Amazing man donates rare blood, saving over 2.4 million babies

At the age of 81, James Harrison has been dubbed "the man with the golden arm". 

Due to an extremely rare antibody in his plasma, Harrison's blood was used to develop a medicine which prevents newborns from dying from Rhesus disease.

The medicine, called anti-D, is now given to pregnant mothers whose rhesus negative blood leaves it open to the risk of attacking her baby's rhesus positive blood.

It is believed that he is one of only 50 people with this particular kind antibody in his blood.

From Sydney, Harrison told Sky News that it was a "sad day" when he had to stop giving blood after reaching Australia's age limit. 

This week, Harrison made his 1,173rd donation. Over the course of 60 years, he had donated over a thousand bags of life-changing blood, nd holds the Guinness World record for the most life given over a lifetime.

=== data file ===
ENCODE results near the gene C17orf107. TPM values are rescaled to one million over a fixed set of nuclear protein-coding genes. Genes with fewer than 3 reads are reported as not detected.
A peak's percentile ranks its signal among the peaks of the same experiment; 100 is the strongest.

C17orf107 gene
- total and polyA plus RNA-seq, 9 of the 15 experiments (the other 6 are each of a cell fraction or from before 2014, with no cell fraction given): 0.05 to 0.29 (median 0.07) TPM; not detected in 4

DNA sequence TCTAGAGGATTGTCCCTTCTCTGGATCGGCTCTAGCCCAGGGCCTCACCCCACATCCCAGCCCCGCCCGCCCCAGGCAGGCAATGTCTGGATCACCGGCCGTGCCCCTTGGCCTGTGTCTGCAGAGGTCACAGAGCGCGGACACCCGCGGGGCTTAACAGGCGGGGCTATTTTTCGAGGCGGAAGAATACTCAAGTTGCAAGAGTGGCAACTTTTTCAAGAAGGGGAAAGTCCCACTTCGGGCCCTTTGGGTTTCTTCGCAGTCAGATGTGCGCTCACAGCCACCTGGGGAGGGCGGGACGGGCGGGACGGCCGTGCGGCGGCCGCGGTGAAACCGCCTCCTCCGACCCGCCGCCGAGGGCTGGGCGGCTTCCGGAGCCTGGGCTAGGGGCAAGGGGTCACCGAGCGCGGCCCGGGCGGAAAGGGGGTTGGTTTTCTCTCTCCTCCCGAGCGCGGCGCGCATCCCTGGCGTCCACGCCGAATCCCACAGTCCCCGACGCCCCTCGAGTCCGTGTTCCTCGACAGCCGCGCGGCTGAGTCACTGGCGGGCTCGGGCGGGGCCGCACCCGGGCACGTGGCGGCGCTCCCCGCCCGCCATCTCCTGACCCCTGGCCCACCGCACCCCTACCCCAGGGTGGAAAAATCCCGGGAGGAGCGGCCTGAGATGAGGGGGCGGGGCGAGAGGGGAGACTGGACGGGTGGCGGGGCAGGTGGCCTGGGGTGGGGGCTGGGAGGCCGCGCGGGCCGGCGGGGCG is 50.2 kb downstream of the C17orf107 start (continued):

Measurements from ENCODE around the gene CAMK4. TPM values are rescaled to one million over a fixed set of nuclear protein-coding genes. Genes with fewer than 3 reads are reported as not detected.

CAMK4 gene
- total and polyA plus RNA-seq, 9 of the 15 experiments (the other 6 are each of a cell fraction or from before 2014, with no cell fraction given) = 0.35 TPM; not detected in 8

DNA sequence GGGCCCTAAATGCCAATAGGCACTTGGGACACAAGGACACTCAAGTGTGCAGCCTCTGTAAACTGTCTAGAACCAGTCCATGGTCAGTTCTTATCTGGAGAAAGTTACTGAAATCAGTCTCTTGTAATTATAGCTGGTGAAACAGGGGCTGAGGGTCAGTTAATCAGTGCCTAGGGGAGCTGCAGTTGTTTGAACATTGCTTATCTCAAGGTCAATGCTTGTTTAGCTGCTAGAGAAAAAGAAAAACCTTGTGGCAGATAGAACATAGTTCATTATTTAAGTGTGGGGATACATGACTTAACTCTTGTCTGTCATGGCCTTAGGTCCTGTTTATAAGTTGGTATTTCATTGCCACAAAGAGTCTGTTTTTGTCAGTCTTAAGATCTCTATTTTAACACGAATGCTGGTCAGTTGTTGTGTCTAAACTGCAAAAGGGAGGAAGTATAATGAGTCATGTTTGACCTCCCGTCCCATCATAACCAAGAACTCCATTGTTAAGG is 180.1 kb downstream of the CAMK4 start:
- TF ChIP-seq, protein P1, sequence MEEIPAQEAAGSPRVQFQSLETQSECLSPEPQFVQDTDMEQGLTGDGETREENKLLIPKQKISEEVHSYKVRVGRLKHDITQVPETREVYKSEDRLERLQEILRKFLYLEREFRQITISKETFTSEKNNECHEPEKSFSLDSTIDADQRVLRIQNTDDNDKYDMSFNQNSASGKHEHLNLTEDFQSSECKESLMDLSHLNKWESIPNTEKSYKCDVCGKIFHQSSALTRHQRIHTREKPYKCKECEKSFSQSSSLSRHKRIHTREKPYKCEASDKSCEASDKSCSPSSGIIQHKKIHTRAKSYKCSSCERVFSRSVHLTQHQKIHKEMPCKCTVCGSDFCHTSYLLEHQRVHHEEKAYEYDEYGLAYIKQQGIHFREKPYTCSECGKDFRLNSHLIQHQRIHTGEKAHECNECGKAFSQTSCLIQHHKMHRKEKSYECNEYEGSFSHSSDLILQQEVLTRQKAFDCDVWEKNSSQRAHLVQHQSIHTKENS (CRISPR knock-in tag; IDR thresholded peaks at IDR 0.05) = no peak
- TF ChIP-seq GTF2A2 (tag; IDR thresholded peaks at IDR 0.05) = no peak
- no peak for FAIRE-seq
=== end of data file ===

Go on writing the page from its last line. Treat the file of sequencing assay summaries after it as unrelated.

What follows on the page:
"I hope it's a record that somebody breaks, because it will mean they are dedicated to the cause," Harrison said.

The Australian Red Cross Blood Service realised a statement thanking Harrison for his selflessness.

"His kindness leaves a remarkable legacy, and he has put the challenge out to the Australian community to beat it," they said. 

This is not the first time Harrison has been recognised for his contribution to medicine. In 1999, he was awarded the Medal of the Order of Australia for his "incredible and ongoing support of the blood service and anti-D programme."

 He started donating blood because he understands all too well how life saving it is. As a teenager, a chest operation left him dependant on blood transfusions. 

After over a decade of donating blood, the rare anti-body was discovered. Harrison even switched from blood to plasma donations to save as many lives as possible. 

And he would keep on donating if he could! 

Search results for
View all